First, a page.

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Daniel Mesa

Trap Bar Squat: Benefits and How-To

If for some reason you find that the trap bar deadlift does not work your legs enough or are simply looking for more cool ways to use and abuse your trap bar, the trap bar squat is the lift for you. In this guide, we are going to discuss the benefits of this lift as well as how to do it with proper form.

trap bar squat

What Is A Trap Bar Squat?

When people hear the term trap bar squat, they often get confused. This is likely because many people draw comparisons between the muscle recruitment of a trap bar deadlift and a barbell squat. While it is true that the trap bar deadlift is more comparable to a squat than a regular deadlift, it is still not a real squat.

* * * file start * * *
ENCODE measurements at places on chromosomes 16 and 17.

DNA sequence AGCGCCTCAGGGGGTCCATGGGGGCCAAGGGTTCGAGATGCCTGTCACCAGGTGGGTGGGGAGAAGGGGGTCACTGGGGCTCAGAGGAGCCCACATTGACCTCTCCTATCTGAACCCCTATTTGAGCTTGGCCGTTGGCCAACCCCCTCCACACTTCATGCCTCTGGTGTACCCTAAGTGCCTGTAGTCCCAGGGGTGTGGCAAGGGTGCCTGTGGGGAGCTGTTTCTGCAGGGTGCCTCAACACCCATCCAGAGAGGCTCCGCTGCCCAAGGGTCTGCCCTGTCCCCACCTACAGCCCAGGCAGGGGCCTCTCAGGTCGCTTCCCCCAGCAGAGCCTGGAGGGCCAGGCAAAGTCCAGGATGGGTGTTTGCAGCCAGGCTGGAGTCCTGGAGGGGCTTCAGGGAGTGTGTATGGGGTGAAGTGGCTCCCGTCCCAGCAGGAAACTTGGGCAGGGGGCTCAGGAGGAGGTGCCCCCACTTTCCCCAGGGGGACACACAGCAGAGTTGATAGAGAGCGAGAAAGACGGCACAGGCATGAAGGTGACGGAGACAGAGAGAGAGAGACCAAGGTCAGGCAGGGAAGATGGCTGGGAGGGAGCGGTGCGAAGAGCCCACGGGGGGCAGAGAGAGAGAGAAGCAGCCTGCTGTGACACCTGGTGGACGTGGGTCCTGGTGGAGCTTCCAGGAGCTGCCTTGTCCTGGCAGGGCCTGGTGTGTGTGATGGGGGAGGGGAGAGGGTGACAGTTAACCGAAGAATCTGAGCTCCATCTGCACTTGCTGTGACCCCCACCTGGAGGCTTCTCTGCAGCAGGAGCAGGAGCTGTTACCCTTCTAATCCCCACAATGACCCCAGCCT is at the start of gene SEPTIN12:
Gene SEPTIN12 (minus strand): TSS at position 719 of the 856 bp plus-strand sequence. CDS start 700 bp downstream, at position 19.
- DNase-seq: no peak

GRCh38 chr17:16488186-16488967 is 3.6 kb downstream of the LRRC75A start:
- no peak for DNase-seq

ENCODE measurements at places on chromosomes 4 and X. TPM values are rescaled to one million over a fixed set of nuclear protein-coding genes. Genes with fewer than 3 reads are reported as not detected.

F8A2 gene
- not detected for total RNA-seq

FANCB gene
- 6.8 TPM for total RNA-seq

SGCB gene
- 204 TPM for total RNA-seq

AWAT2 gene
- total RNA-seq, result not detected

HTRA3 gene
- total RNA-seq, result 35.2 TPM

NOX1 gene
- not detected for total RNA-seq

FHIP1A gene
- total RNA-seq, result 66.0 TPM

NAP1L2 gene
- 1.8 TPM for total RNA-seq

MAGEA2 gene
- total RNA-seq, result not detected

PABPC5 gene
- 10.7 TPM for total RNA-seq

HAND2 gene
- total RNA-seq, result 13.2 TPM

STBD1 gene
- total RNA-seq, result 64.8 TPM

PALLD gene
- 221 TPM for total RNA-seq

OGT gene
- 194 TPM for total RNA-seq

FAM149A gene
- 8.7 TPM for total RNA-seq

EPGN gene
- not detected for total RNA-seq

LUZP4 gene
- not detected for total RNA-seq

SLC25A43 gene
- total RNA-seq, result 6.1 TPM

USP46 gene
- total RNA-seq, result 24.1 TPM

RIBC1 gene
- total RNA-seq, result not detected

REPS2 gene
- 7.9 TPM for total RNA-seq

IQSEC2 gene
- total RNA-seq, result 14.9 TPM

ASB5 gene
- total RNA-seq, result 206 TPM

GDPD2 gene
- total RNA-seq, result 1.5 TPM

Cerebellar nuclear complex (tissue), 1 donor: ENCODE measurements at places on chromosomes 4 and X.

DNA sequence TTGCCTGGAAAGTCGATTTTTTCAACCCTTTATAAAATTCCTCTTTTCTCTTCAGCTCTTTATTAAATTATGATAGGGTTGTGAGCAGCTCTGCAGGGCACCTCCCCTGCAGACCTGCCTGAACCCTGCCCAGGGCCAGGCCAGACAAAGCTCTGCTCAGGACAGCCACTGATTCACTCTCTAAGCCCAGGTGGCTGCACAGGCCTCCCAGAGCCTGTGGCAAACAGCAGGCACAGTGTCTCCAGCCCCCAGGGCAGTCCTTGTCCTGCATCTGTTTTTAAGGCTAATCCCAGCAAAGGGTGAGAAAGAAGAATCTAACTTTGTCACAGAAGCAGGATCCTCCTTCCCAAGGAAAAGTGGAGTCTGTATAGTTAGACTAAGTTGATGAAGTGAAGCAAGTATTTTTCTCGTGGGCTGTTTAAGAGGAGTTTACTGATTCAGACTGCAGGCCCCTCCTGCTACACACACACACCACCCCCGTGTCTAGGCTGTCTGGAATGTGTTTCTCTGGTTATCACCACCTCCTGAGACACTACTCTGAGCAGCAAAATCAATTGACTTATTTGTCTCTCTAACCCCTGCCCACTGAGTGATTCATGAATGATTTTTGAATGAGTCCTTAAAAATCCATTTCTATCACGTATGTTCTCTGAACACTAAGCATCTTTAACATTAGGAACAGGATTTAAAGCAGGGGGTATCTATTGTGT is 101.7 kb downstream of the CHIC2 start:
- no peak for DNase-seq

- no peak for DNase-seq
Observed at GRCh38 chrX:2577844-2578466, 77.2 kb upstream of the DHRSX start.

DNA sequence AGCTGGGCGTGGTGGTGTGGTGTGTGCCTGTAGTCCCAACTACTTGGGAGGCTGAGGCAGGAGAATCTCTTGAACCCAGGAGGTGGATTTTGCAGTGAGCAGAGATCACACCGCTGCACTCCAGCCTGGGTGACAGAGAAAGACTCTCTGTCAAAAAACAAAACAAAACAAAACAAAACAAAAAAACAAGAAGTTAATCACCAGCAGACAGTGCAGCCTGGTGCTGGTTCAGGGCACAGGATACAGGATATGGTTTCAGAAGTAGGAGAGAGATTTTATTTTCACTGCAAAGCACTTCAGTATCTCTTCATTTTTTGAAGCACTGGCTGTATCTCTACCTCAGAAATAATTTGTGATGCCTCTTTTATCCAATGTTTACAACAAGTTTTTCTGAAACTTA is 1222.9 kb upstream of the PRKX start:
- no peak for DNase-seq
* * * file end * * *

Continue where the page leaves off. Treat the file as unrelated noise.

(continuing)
A trap bar squat is done by placing one of the long sides of the trap bar on your back and squatting with the weight. This is most commonly done with an open trap bar.

Trap Bar Squat Benefits

Here is why you should add this exercise to your routine:

Fewer Bars And More Money

In the home gym world, any piece of equipment that can be used in more than one way is exactly what people are looking for. With limited space and money, versatile bars that can be useful for several different types of lifts are always preferred. Considering that the trap bar is one of the more common specialty bars, it makes sense to find other ways to use it besides trap bar deadlifts. With the right trap bar, there is no need to go and spend more money on special squat bars.

Leg Isolation

As we already touched on, many people like to describe the trap bar deadlift as a squat/deadlift hybrid. This is true in many ways if you look at muscular activation patterns. But we all know that if you really want to grow a pair of tree trunk legs, then you need to squat and isolate those legs. With the trap bar, you can squat for real and really put an emphasis on your legs.